Given a much more inter-connected world, a business leader in the future would need to possess a vast knowledge of commercial, behavioral and societal norms followed in different parts of the world. A primary task would obviously be to ensure that his/her organization has world-class management processes. Only those institutionalizing best practices in strategic planning, marketing and human relations would be able to make their organization a successful one.  The fact that a leader would, in all likelihood, be leading a multicultural team of followers would pose a challenge – irrespective of whether the situation demands a leadership which is ‘transactional’ or ‘transformational’.

When one considers the example of Compaq’s Eckard Pfeiffer, who was a leader in a race against himself, it becomes clear as to how organizational renewal can be brought about. “No matter what industry a company competes in”, he said, “it must live with one foot in the present and the other in the future….there is simply no other way to build world leadership”.

A Democratic Style

The profile of the followers would also be different. Hierarchical authority is already proving difficult to manage change; there is no reason to believe this would not be even more so in the future. The followers would demand a higher degree of participation in the decision-making processes. Leaders who recognize this need of their followers and create a working environment which enables the same would achieve higher levels of efficiency and effectiveness in their business processes.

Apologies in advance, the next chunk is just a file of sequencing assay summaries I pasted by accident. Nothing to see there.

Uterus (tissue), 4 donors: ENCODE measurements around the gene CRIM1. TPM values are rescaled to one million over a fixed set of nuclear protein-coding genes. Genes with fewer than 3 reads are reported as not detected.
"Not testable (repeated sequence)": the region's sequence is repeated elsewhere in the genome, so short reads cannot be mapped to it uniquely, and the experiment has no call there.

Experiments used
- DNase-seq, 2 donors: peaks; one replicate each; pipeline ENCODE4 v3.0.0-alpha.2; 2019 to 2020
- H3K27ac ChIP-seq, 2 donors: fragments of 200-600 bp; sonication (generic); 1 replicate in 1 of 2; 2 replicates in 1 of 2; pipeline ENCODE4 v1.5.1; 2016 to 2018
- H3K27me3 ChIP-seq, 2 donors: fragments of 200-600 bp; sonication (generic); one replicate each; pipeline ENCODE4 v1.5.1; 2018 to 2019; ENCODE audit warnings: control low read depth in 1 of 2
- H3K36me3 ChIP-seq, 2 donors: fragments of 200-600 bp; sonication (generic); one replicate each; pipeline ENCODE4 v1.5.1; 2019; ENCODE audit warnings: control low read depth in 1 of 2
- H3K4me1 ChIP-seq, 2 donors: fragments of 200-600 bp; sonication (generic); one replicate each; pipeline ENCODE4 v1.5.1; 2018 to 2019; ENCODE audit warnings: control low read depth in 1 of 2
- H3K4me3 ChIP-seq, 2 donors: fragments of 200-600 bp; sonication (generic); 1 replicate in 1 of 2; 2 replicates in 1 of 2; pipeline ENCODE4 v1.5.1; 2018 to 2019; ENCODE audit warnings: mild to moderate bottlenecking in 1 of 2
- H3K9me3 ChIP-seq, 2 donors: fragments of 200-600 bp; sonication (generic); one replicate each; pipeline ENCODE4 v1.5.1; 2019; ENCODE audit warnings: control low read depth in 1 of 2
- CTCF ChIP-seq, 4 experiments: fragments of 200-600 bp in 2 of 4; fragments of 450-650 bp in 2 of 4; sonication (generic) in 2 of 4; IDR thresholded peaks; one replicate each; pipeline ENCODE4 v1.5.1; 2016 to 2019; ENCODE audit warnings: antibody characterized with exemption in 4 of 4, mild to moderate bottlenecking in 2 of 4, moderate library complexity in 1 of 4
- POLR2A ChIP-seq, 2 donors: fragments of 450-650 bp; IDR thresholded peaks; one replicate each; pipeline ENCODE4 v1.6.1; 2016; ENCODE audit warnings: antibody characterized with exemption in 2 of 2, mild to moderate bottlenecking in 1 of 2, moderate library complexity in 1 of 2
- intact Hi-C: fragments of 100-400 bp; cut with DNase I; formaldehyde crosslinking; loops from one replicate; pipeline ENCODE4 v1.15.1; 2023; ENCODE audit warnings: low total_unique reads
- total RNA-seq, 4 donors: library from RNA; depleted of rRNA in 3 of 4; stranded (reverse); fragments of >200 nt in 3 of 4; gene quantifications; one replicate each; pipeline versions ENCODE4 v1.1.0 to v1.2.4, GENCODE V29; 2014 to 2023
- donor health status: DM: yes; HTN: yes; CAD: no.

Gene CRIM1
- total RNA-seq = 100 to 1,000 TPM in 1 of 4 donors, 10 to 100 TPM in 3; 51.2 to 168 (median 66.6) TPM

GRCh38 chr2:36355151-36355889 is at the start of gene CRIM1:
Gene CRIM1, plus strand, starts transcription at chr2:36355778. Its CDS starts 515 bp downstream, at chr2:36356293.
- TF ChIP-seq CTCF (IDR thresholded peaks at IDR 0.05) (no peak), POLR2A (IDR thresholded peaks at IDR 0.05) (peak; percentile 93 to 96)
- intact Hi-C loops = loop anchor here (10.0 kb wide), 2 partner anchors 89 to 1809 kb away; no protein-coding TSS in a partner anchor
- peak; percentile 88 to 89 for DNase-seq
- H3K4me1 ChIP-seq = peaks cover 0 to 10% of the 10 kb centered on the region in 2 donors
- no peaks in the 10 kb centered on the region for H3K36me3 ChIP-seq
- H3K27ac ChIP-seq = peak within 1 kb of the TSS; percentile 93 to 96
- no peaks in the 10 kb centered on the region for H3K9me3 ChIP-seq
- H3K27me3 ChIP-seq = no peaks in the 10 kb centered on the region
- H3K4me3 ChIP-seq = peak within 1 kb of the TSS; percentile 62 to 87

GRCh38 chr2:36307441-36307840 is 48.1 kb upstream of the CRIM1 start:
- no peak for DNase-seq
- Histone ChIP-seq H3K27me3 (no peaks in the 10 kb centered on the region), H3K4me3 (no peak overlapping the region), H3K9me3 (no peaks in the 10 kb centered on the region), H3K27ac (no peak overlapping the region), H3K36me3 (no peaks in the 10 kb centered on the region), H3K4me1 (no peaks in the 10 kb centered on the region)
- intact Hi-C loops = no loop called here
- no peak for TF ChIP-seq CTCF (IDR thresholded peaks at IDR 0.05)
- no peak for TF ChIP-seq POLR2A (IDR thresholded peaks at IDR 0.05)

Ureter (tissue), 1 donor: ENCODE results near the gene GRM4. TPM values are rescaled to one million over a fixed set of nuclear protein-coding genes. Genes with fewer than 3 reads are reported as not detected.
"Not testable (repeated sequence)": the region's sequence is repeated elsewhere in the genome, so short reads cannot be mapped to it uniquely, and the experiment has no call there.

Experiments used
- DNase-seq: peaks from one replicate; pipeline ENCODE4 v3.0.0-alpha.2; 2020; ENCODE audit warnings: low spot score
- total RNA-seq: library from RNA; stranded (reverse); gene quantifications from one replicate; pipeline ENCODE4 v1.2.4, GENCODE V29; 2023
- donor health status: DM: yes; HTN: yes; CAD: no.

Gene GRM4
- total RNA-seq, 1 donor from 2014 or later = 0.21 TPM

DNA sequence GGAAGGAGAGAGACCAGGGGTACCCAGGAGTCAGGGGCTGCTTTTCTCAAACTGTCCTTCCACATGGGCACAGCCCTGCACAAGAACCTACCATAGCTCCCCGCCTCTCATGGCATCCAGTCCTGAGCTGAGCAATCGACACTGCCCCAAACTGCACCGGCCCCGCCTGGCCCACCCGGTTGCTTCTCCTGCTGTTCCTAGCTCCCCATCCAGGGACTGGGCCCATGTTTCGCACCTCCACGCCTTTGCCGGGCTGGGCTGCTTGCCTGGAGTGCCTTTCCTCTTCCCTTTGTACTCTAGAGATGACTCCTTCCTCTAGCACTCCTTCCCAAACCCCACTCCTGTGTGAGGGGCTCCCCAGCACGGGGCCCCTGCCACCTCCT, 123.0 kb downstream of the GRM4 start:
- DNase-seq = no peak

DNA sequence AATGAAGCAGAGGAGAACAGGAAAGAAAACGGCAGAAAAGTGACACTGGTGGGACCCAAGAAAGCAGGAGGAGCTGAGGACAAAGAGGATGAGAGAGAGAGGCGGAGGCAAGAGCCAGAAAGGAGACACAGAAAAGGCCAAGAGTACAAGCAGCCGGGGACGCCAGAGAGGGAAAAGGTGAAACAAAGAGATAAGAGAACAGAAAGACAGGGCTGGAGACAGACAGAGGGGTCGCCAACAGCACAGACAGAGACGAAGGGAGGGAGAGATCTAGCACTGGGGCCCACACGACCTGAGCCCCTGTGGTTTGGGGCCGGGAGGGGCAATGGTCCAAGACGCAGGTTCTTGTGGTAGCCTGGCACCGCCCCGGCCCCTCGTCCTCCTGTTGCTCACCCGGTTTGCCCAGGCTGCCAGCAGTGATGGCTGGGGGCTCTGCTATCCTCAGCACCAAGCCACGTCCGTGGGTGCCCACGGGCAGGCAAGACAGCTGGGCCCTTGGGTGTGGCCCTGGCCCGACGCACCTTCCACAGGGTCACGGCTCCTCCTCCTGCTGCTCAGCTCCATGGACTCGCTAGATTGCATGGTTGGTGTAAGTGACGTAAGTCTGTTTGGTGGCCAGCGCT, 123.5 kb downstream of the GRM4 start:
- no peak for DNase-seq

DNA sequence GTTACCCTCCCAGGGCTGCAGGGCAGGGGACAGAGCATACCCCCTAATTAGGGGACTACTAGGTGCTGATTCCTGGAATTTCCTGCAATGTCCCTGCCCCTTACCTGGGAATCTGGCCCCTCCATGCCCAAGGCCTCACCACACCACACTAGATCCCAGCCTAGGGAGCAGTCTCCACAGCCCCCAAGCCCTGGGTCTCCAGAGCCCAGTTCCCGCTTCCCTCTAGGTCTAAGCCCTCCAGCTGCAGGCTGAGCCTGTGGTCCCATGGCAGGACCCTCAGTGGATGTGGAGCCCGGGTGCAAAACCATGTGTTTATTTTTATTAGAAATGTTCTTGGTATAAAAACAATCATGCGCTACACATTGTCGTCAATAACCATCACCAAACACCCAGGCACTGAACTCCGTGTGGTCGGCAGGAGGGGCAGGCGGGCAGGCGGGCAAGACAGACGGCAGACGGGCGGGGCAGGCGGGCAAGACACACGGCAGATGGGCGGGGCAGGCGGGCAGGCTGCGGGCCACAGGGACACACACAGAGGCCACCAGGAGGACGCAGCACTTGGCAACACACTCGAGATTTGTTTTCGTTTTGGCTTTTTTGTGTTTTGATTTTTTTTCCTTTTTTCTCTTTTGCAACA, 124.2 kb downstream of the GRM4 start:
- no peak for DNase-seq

Creating a non-coercive environment in which employees and other stakeholders are clear about the corporate identity and the mission would be far more important than it is today. Reverse mentoring would be more a norm than an exception in the days to come.

Monsanto’s CEO, Robert Shapiro, had the ability to go against traditional hierarchy. He initiated strategy sessions with cross-sections of employees of different ranks, specialties and geographical perspectives and reaped rich dividends for his company.

The Moral Compass

Leaders who believe in sustainable businesses would not only use their commercial compass while determining the direction to take. Using a moral compass would be a valuable trait amongst the future leaders. A strong inner core, embedded with a value system which recognizes the needs of the society at large, would be a great quality to have. A pre-condition for employing key managers would be their endorsement and support of the core values of the business.

When the likes of Siemens and Wal-Mart come clean on their misdemeanors, they set an excellent example of probity in the business world. When Mr. Ratan Tata, the Chairman Emeritus of India’s salt to software conglomerate rues his inability to enter some fields of business because of the absence of a level playing field in India, his focus is on one of the core values of his business.

Indra Nooyi is charting a unique course for PepsiCo globally, shedding traditional markets and going in for healthier food products instead.

 Preparing Leaders for 2025

Captains of industry today can set a personal example by getting cross-functional teams in their organizations to come up with suggestions to face the challenges of future effectively. They can also emulate some of the traits, thereby leading to a trickle-down effect across the entire organization.

HR honchos can re-design their appraisal processes and re-assess training needs of key managers to address this issue.

Those in senior management positions can consciously plan to hone their skills in areas they find themselves deficient.

Management institutes can tweak their course content to ensure that those leaving their hallowed portals possess these traits, so as to improve their contribution towards the organizations they decide to either float or serve.

And our time to start preparing the leaders of tomorrow starts now!